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Covid-19 takes economic hitmen out of the game

FINANCIAL STANDARD
By Frankline Sunday | September 14th 2021

The anti-corruption watchdog says 163 investigation files on corruption and economic crimes were completed. [Courtesy]

In a trending Tik Tok video, a man sits cross-legged with his face hidden from the camera as a printing machine churns out crisp Sh1,000 notes. 

In another video, three men sit in an upmarket apartment in front of another machine as two of them demonstrate to their acquaintance, who is secretly recording the episode, how the machine works before they have a falling out.

The videos, still making rounds on social media, came in the wake of allegations of money laundering syndicates in Nairobi involving politicians and celebrities that drew shock and concern from Kenyans.

Economic crimes like money laundering and forgery have been a perennial concern for law enforcement agencies and are often linked to systemic vices, such as terrorism financing and drug trafficking, which traverse borders and destabilise societies. 

The onset of the Covid-19 pandemic in March last year virtually ground the country’s economy to a halt after the government announced restriction of movement and physical distancing measures to curb the spread of the virus. 

According to the Economic Survey 2021 from the Kenya National Bureau of Statistics (KNBS), the slowdown in economic activity had a corresponding reduction in the number of reported economic crimes in the country last year.     

“The total number of crimes reported to the police declined by 25.4 per cent to 69,645 cases in 2020,” explains the statistics office in the report.

“Similarly, the number of offenders reported to the police to have committed offences declined by 21.0 per cent to 65,083 persons in 2020.” 

Economic crimes, including obtaining by false pretence and currency forgery, fell 27 per cent from 4,786 in 2019 to 3,488, the lowest level since 2016. The figures backed a trend, where reported economic crimes in the country steadily increased at an average of 10 per cent between 2016 and 2019. 

And while corruption offences recorded a 2.3 per cent increase, cases reported by the Ethics and Anti-Corruption Commission (EACC) to the office of Director of Public Prosecutions (DPP) for investigations, declined by 36.2 per cent to 2,221. 

This could be attributed to the disruption wrought by the pandemic on operations in the public and private sectors, with budget absorption at the EACC down two per cent compared to the previous year.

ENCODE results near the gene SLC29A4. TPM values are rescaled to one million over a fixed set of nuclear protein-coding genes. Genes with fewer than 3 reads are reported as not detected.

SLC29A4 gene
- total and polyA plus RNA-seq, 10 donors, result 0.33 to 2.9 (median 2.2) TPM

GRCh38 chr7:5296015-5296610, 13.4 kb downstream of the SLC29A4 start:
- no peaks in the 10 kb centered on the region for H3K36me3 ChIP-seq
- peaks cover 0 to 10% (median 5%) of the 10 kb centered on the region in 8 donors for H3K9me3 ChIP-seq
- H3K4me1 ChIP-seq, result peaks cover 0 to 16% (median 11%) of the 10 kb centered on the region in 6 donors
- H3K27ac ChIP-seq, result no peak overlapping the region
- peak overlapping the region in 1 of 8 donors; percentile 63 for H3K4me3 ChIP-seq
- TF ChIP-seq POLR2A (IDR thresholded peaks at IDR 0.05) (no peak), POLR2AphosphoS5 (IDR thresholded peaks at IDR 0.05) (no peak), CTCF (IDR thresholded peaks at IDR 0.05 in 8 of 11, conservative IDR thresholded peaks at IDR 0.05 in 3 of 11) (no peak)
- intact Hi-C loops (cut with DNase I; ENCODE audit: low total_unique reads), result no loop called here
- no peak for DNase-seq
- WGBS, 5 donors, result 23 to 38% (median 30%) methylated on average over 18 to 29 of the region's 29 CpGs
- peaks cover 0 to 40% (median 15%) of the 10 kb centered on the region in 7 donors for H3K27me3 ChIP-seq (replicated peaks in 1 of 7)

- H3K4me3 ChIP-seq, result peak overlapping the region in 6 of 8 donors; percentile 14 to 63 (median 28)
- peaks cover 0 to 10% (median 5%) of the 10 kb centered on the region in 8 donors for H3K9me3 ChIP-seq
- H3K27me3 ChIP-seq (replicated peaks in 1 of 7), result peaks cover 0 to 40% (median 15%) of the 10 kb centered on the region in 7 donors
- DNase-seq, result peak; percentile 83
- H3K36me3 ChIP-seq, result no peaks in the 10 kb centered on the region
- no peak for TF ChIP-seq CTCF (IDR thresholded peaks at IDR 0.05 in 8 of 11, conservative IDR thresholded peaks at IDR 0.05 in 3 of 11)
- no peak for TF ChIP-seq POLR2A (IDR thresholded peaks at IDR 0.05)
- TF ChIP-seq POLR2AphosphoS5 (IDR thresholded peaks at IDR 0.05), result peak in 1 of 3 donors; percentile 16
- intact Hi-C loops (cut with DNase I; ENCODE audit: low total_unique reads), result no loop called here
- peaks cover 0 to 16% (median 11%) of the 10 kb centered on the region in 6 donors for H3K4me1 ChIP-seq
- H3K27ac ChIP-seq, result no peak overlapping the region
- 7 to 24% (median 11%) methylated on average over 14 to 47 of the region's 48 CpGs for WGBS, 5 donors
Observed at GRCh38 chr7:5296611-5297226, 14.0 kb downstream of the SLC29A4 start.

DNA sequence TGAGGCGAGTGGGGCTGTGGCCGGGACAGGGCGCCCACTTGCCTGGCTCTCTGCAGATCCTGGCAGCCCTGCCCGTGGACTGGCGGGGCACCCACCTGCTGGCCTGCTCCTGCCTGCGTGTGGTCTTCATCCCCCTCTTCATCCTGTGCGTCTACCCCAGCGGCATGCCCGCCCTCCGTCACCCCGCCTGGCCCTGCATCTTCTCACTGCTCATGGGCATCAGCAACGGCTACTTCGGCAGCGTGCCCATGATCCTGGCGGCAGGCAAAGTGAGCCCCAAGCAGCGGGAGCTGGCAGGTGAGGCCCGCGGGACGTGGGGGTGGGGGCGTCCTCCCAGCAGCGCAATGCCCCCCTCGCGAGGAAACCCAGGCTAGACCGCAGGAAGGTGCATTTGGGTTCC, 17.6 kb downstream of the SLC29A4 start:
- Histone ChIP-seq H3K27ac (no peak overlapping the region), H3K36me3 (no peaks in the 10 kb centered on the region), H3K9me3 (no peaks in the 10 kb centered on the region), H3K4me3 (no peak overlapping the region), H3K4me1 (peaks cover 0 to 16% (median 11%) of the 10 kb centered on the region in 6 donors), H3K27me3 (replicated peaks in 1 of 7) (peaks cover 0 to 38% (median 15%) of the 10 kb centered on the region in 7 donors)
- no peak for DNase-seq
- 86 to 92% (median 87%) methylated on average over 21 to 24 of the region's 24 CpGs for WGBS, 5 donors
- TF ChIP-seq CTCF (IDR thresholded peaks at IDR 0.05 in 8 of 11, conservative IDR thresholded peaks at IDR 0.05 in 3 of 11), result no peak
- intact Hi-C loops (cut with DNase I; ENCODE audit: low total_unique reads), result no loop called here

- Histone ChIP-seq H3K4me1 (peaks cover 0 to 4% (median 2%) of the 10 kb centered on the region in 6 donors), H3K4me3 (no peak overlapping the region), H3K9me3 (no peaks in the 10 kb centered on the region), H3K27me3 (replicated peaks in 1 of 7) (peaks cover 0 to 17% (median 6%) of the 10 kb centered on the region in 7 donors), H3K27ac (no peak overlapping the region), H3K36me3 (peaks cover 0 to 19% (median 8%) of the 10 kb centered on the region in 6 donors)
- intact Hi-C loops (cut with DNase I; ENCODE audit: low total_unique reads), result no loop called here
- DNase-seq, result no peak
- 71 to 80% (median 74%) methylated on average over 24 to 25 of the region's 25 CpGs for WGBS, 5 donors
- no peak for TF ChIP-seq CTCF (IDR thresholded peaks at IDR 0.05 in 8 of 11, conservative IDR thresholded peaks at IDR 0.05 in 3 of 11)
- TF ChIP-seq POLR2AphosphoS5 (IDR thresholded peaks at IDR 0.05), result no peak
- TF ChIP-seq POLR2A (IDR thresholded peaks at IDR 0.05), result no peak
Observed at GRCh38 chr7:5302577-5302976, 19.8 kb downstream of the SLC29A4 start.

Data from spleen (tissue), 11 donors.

“The commission filed applications and obtained warrants to investigate 767 bank accounts in respect to persons or associates of persons suspected of engaging in corruption, economic crimes or related offences,” says EACC in its latest annual report. 

Economic crimes like money laundering and forgery have been a perennial concern for law enforcement agencies. [Courtesy]

The anti-corruption watchdog says 163 investigation files on corruption and economic crimes were completed and forwarded to the DPP. 

Some of the high-profile cases include an inquiry into the alleged use of false documents by Purple Saturn Properties, a firm that has also been mentioned in the ownership wrangles of the multi-billion-shilling Tatu City development project. 

According to the EACC, the probe in the Ministry of Lands stretching back over four years sought to determine whether Purple Saturn Properties had used forged documents to facilitate fraudulent sales of 1,183 hectares of land in Kiambu County. 

Another concluded high profile case looked into allegations of procurement irregularities in the construction of the Lake Basin Development Authority (LBDA) shopping mall in Kisumu, where Sh2.5 billion was at stake. 

“During the 2019/2020 financial year, the value of assets recovered was approximately Sh12.1 billion and 14 applications for the preservation of assets valued at approximately Sh9.4 billion were filed in court,” says EACC in its report. 

“Further, 88 illegally acquired public assets with an estimated value of Sh25 billion were traced and the recovery process is ongoing. Disruption of corruption networks was undertaken, averting a possible loss estimated at Sh10 billion.” With more people working and studying from home, however, there was an unprecedented rise in cybercrime, with cyber advisories issued by the government spiking by 54 per cent to 81,727.

Covid 19 Time Series

 

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